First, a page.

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Keep up the good work! (ACCent on Safety).

After 28 years and 6,400 flying hours, it's finally time to hang up the green bag, and I'll miss it profoundly When my boss, Kevin Smith, offered me the ACCent column this month, I welcomed the opportunity to bid farewell to the ACO warriors I've been so proud to serve with.

In the safety arena, you've done a tremendous job in driving ACC's flight mishap rate to an all-time low. During FY00 and 01, your superb performance in the cockpit and on the flightline produced the safest 2 flying years in ACC history. And you are currently on track to match that rate for a third consecutive year. Such an exceptional record is clearly a tribute to the outstanding aviators, maintainers, and safety professionals who deliver the world's greatest combat capability on a daily basis.

In the last 4 years, I've flown with many of you throughout the command. From base-to-base, the one thing that stands out above all else is your unwavering professionalism. With one or two exceptions many years ago, I've never witnessed an act of true buffoonery. I've never flown with anyone in AGO who wasn't totally engaged in the mission. We may not always call it "safety" or "ORM" or even "professionalism." It's simply what we do. Attention to detail, focused Situational Awareness, anticipating the next move, and following the checklist are all part of our normal cross-check. It's a way of doing business, and no one does it better than you. So keep it up. You're obviously getting it right. But never let your guard down. Old Murphy is always lurking in your six, just waiting for a chance to whack you.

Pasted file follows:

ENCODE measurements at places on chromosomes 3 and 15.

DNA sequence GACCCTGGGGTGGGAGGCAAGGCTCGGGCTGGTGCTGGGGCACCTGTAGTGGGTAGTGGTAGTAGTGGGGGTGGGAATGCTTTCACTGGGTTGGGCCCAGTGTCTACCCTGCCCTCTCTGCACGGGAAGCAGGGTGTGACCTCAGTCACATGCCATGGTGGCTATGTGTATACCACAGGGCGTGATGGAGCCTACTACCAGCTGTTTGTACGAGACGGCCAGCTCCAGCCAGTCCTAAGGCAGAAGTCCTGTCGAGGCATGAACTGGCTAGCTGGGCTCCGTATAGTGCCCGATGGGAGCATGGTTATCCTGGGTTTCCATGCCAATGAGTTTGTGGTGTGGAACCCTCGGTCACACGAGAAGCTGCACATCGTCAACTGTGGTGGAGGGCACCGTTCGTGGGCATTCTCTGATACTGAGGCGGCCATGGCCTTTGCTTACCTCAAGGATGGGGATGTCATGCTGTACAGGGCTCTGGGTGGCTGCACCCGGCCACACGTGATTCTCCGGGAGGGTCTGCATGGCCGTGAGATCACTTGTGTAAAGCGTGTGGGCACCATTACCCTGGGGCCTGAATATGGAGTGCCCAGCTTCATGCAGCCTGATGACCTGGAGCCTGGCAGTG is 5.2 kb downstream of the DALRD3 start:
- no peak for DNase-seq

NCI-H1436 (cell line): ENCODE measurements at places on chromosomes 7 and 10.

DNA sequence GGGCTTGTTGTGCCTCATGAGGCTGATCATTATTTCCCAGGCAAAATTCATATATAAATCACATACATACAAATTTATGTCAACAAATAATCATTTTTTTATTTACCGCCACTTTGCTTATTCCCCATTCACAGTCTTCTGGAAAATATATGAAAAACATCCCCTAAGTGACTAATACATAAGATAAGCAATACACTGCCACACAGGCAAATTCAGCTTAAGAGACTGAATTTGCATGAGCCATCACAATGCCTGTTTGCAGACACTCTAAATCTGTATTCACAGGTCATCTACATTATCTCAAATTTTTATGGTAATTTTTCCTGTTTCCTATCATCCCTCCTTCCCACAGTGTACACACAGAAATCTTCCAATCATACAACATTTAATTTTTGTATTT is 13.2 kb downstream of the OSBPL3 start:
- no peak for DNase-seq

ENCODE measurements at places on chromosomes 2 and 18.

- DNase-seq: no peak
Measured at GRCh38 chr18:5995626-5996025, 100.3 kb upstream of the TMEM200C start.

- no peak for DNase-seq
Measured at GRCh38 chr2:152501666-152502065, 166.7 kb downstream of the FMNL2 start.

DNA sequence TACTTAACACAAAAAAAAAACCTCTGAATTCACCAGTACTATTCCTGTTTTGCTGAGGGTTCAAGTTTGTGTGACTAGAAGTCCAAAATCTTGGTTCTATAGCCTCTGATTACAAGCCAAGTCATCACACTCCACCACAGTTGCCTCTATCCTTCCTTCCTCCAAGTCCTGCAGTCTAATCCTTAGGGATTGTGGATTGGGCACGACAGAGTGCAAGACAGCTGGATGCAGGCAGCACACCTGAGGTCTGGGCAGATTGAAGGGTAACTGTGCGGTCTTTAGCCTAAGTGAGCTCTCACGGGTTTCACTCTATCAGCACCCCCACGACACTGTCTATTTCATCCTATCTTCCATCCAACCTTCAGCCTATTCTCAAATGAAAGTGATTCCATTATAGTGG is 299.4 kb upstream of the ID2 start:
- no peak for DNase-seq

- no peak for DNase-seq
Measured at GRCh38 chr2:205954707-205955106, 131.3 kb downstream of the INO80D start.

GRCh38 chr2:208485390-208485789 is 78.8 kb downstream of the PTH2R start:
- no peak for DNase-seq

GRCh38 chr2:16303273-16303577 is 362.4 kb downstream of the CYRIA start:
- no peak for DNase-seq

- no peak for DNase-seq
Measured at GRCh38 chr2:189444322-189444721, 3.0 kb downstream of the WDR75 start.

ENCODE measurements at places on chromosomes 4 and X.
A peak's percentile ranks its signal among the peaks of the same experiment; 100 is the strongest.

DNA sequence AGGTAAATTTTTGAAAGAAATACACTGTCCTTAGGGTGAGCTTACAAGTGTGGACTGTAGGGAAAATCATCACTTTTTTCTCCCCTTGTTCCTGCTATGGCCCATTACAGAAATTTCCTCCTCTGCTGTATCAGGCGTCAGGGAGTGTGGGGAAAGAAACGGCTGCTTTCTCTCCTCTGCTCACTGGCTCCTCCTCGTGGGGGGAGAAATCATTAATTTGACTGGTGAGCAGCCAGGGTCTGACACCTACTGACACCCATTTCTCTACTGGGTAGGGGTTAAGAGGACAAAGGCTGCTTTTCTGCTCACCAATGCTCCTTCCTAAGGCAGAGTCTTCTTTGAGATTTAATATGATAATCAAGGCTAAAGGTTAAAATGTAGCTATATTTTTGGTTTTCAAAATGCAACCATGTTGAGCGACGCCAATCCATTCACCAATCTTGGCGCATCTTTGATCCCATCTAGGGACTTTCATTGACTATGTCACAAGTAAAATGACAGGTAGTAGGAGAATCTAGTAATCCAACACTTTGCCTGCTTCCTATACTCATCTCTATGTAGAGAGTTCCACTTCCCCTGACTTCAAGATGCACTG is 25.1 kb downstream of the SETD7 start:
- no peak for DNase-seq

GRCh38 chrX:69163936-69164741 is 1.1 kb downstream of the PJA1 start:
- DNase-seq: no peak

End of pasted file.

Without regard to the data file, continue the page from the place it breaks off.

Remember too that the most dangerous part of any mission is the drive to the squadron. With more than 20 off-duty fatalities this year, it's imperative that we take personal risk as seriously as we do professional risk. On the ground as in flight, we often live or die by the choices we make. So if it looks dumb, dangerous, or different, ask yourself those three key questions: What can go wrong? -- How bad can it be? -- What can I do to make it not so bad?

Six thousand four hundred hours wasn't enough, but it will have to do. It's been an honor and a privilege to serve with you, and I wish you all tremendous success in the future. Y'all take care and fly smart!

Colonel Bill Snow

Chief of Flight Safety
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Publication:Combat Edge
Article Type:Brief Article
Geographic Code:1USA
Date:Jul 1, 2002
Words:412
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